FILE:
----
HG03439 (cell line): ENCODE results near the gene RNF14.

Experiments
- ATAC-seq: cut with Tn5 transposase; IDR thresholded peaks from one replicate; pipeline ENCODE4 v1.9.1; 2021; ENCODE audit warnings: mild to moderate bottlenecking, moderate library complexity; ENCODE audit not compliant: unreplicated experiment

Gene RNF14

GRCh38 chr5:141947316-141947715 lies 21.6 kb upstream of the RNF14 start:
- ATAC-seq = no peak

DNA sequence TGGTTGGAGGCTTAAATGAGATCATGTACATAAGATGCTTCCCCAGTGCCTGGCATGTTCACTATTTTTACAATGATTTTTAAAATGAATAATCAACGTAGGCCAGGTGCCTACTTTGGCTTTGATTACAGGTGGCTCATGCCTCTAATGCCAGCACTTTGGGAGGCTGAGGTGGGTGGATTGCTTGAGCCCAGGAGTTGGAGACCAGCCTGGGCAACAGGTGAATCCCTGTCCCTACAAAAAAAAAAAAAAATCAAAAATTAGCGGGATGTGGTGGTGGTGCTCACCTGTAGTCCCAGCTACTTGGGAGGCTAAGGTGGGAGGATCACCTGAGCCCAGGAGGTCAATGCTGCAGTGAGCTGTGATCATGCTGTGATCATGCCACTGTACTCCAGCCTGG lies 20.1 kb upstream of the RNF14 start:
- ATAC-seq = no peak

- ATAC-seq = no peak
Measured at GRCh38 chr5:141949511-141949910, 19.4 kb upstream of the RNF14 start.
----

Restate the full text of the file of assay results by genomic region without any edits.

HG03439 (cell line): ENCODE results near the gene RNF14.

Experiments
- ATAC-seq: cut with Tn5 transposase; IDR thresholded peaks from one replicate; pipeline ENCODE4 v1.9.1; 2021; ENCODE audit warnings: mild to moderate bottlenecking, moderate library complexity; ENCODE audit not compliant: unreplicated experiment

Gene RNF14

GRCh38 chr5:141947316-141947715 lies 21.6 kb upstream of the RNF14 start:
- ATAC-seq = no peak

DNA sequence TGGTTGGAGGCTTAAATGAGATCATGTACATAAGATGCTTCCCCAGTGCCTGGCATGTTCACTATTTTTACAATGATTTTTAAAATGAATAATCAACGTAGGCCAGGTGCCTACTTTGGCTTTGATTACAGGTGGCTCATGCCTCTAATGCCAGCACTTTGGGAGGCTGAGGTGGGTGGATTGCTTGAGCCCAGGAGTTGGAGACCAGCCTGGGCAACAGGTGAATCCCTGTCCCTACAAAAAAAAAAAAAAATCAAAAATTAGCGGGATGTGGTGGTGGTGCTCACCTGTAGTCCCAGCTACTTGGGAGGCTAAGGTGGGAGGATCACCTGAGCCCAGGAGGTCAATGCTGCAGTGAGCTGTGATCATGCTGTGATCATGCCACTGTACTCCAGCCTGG lies 20.1 kb upstream of the RNF14 start:
- ATAC-seq = no peak

- ATAC-seq = no peak
Measured at GRCh38 chr5:141949511-141949910, 19.4 kb upstream of the RNF14 start.